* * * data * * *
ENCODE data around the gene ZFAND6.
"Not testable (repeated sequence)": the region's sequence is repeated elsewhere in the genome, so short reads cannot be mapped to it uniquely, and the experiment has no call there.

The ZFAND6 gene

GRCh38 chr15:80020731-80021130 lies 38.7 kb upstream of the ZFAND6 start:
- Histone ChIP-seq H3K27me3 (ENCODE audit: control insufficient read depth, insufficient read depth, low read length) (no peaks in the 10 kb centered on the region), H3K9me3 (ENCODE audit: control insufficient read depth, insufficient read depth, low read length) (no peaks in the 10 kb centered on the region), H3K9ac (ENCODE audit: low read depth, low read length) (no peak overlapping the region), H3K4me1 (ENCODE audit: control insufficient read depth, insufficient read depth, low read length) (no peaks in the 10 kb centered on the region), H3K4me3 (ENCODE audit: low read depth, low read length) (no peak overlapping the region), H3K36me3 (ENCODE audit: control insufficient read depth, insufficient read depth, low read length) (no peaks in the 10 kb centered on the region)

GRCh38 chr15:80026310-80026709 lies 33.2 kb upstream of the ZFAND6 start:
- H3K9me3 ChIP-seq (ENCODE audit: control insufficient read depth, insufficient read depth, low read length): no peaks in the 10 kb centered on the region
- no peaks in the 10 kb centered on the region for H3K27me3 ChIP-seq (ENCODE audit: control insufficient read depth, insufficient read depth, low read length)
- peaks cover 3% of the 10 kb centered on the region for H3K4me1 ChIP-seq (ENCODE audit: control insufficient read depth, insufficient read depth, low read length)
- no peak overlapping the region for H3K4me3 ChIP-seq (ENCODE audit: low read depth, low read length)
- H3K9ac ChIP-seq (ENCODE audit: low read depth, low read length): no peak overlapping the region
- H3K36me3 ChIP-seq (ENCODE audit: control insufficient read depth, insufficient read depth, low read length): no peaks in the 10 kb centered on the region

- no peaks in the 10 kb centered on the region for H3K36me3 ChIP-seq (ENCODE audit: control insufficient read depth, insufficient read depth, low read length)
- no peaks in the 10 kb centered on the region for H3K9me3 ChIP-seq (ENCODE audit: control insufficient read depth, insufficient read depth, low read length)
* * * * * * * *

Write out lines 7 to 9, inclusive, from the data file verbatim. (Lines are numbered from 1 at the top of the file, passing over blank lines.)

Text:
- H3K9me3 ChIP-seq (ENCODE audit: control insufficient read depth, insufficient read depth, low read length): no peaks in the 10 kb centered on the region
- no peaks in the 10 kb centered on the region for H3K27me3 ChIP-seq (ENCODE audit: control insufficient read depth, insufficient read depth, low read length)
- peaks cover 3% of the 10 kb centered on the region for H3K4me1 ChIP-seq (ENCODE audit: control insufficient read depth, insufficient read depth, low read length)